I had just started my 8th grade earth science class when the door opened and in rolled a robot. Not a fancy robot, mind you, but a robot nonetheless. It was about 2 feet high, made of waxed cardboard, aluminum foil, a blinking red light, and wiring.
Marcus followed close behind, eagerly guiding his creation with a very DIY-looking remote control. Needless to say, the whirling, blinking device captured the undivided attention of the whole class.
I made a quick decision to pause my riveting lesson on the lithosphere, and I turned the class over to Marcus. The students were pumped by the sight of the robot and quizzed him in detail. What is it made of? How did you know how to make it? What are you going to do with it?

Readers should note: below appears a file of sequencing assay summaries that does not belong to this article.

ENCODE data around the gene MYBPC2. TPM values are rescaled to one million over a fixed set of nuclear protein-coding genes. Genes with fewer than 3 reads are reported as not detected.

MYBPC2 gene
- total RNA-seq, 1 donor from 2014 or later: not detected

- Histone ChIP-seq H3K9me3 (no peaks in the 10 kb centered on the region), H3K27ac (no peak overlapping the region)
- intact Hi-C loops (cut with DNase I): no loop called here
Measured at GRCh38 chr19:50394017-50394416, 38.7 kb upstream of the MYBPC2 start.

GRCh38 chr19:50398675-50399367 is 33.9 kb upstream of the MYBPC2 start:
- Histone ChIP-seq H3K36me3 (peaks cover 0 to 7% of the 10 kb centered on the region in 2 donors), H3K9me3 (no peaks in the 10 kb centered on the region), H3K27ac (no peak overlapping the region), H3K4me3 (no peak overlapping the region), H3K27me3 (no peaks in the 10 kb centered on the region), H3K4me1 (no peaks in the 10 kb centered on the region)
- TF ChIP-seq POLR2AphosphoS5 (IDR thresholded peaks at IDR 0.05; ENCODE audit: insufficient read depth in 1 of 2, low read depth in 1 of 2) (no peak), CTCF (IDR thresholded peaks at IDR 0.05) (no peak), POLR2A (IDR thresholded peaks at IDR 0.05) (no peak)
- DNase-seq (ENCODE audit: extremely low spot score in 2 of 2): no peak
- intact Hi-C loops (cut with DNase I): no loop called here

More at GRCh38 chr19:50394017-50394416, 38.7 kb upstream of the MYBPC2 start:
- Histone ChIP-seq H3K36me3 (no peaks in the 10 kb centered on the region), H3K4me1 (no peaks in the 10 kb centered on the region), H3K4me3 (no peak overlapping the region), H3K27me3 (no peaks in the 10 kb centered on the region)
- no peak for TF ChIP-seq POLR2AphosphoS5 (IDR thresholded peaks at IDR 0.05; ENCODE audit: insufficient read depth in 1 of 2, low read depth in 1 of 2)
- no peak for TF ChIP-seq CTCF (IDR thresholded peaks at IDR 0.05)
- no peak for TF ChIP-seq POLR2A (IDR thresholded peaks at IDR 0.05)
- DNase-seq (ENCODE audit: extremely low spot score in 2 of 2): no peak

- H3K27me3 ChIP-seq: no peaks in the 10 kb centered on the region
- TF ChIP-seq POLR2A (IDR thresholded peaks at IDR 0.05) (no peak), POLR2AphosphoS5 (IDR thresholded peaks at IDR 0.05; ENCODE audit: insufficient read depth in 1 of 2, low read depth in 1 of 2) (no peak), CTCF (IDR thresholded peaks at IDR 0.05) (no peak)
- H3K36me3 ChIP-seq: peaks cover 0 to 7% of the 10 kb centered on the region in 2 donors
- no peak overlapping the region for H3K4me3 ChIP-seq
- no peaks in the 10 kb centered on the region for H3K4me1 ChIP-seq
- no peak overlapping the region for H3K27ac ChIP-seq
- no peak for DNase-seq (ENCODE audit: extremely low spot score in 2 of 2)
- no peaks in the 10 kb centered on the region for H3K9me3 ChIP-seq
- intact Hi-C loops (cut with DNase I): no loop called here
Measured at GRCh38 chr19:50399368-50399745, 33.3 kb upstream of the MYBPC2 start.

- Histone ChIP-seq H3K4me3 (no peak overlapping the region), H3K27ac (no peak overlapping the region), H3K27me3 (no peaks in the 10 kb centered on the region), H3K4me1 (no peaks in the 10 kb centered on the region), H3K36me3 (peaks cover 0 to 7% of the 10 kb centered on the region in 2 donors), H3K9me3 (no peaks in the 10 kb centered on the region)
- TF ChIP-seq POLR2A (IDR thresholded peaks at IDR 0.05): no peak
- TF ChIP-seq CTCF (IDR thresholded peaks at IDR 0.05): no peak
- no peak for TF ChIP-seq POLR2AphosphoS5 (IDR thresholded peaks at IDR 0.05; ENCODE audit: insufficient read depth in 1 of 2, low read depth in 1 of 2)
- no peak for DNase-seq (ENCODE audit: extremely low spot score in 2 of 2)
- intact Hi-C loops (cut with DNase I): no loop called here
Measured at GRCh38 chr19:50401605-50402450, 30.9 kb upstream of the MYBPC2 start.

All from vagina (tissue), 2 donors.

Marcus made the robot out of materials he was able to find around his grandmother’s house – string, cardboard, foil, wheels, etc. He had dismantled several electrical devices to get the wiring he needed. (He indicated that his grandmother was not too pleased about that.) With a little research and a lot of creativity, voila.
Several days later Marcus came to class displaying an electronic locking device for a doorknob that would keep anyone from entering his room without the code. Parts of the device looked familiar: waxed cardboard, foil, wiring, and a red blinking light. Marcus had been forced to scavenge his robot for the materials to create his locking device.